A Writer’s Roots: Part 2

“Most of the basic material a writer works with is acquired before the age of fifteen.”

– Willa Cather

Is Willa Cather right? As I look back on my childhood experiences, I find that most of my fictional themes were born out of my early experiences. Many questions haunted my mind and begged for answers. Why do some people stay and others go? What do you do when you learn your mother has lied to you all your life? Can dead people communicate with their living loved ones as my grandmother believed? These and many more questions have fueled my fiction.

Isolation

When I was in second grade, my parents moved my grandparents and me to a farm three miles from the nearest town, and my grandparents had no car. My parents worked in Wichita and came on weekends to take us to town for groceries. For most of those years, there were no children living nearby. The school bus came to collect me last since I was the only child on that route and the drive was a quick one. I was also taken home first while other children waited on the playground, forming friendships. In a time before we had television, I filled my days with reading, Saturday afternoon movies,  and my own made-up stories of people and their troubles.

Imagination

I occupied many lonely hours with characters I created. When I was eight or nine, I checked out a book about Cochise, an Indian chief, so many times the librarian finally sold it to my parents, saying I had it out so much no one else had the opportunity to read it. I used what I learned from the book to create a complete Indian family and their struggles. I was first one character and then another. I was sometimes a chief’s daughter and sometimes the chief. Other scenarios were formed from the books I read and the movies I watched. I belonged to Jesse James’s gang and swung through the trees with Tarzan.

None of my characters were ever imaginary friends. I sampled their worlds by bouncing between characters, imagining I was first one persona and then another. Some of my characters were good and some were evil. By switching my point of view, I came to understand why all of them did what they did.

Sometimes the characters aged with me. Sometimes they had children and grandchildren, allowing me to move through time with the same family. At times, my people lived in the old west, at times in modern day New York City. Both are places I have never been, which is probably the reason none of these characters and their stories have ever appeared in my writing.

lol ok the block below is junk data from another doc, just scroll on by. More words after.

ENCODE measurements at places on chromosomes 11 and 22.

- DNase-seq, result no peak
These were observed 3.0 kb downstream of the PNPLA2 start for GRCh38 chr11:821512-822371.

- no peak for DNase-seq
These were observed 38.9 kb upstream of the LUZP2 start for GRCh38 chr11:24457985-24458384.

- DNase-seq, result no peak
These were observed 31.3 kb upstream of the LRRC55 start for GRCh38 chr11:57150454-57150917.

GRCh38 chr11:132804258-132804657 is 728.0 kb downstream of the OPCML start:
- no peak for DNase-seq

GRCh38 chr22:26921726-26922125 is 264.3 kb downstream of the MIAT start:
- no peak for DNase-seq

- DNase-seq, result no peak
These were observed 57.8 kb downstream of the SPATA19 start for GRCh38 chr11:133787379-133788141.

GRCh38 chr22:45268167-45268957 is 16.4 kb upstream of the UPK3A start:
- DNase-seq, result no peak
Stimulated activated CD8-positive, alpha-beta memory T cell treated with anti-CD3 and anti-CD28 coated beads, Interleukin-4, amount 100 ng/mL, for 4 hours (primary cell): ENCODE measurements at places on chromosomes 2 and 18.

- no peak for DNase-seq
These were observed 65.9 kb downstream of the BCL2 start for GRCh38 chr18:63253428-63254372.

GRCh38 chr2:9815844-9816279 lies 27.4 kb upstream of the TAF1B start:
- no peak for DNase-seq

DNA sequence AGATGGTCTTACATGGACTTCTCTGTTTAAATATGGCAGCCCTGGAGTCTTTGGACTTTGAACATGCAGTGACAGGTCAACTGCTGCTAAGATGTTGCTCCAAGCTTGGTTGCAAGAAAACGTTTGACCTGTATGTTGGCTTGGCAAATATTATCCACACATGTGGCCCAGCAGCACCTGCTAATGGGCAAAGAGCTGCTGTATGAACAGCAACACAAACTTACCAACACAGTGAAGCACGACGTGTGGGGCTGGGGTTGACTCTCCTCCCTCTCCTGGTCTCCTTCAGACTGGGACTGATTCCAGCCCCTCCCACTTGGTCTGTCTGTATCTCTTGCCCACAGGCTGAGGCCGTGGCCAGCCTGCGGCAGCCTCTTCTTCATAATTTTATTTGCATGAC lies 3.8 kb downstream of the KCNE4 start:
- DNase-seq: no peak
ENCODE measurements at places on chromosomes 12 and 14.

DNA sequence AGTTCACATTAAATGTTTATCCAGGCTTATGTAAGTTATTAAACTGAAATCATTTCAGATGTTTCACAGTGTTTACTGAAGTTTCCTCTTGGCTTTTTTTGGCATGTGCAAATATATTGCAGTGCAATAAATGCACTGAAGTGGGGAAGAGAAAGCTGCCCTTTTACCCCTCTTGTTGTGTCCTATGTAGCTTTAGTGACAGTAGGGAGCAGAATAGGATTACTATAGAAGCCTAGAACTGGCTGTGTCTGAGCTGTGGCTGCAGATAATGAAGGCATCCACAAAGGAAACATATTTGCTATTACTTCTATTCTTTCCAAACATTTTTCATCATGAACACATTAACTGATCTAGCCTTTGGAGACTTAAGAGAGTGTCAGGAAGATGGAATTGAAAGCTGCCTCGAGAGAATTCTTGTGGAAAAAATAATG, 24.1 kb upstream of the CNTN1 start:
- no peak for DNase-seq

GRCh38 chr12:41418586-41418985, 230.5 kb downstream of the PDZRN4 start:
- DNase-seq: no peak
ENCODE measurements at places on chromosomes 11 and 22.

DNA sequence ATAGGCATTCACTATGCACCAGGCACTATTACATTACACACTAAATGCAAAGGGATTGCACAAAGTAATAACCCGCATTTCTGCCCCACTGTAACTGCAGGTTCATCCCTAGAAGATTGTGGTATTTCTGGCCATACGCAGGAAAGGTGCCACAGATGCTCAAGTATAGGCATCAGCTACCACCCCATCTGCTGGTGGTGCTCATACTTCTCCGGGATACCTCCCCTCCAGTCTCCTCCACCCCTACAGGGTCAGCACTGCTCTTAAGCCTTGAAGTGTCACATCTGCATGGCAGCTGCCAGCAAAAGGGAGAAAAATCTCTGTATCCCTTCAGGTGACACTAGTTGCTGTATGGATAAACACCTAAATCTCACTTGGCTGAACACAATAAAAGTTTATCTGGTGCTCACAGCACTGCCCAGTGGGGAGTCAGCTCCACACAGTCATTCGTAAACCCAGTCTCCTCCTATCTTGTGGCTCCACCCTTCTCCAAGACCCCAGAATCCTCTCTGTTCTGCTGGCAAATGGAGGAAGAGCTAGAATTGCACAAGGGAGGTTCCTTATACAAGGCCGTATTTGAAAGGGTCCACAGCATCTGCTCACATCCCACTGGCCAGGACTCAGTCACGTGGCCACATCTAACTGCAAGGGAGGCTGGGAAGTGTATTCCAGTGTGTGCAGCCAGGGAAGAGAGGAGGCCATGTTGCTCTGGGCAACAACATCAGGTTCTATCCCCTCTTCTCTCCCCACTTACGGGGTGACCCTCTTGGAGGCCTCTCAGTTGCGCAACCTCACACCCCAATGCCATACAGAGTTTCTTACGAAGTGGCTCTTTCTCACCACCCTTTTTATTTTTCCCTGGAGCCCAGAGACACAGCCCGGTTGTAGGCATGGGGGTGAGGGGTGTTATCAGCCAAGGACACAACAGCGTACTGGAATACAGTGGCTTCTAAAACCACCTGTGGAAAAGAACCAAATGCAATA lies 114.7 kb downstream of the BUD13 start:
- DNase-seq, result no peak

You may be thinking, “If not these characters, then which ones and why?”

A need to understand

My novels, like those unwritten stories that began in my childhood, are filled with characters who act on their deep beliefs. They have individual hearts and minds and pasts, and they go where those things take them.

My first attempt at writing a novel failed, probably because the subject was too close to my real life. The main character was a young wife and a mother of two small children. Her husband was in prison for theft. The story was about how she stayed married to him and the prejudices of others that she had to overcome. I never finished the story.

I did finish the next novel I started, and it only took thirty years from writing the first word to publication. Two things happened that led me to write The Night before Christmas. The first was that I met a woman close to my age with three little girls. She had separated from her abusive husband, who had threatened to set their house on fire, but she was considering going back to him because she had no way to support herself and her preschool children. The second trigger for the novel was a news report about a man who had killed his three young children on Christmas Eve. Immediately, questions whirled in my mind. Why would someone kill his children? Wouldn’t a wife see signs and get her children out of harm’s way?  I thought of my desperate friend and a story was born without any thought of genre or market. I was searching for a truth, and from that search came my first completed novel.

In closing, do you believe Willa Cather is correct when she says that writers acquire their basic material before the age of fifteen? When did you acquired the ideas and themes you write about?

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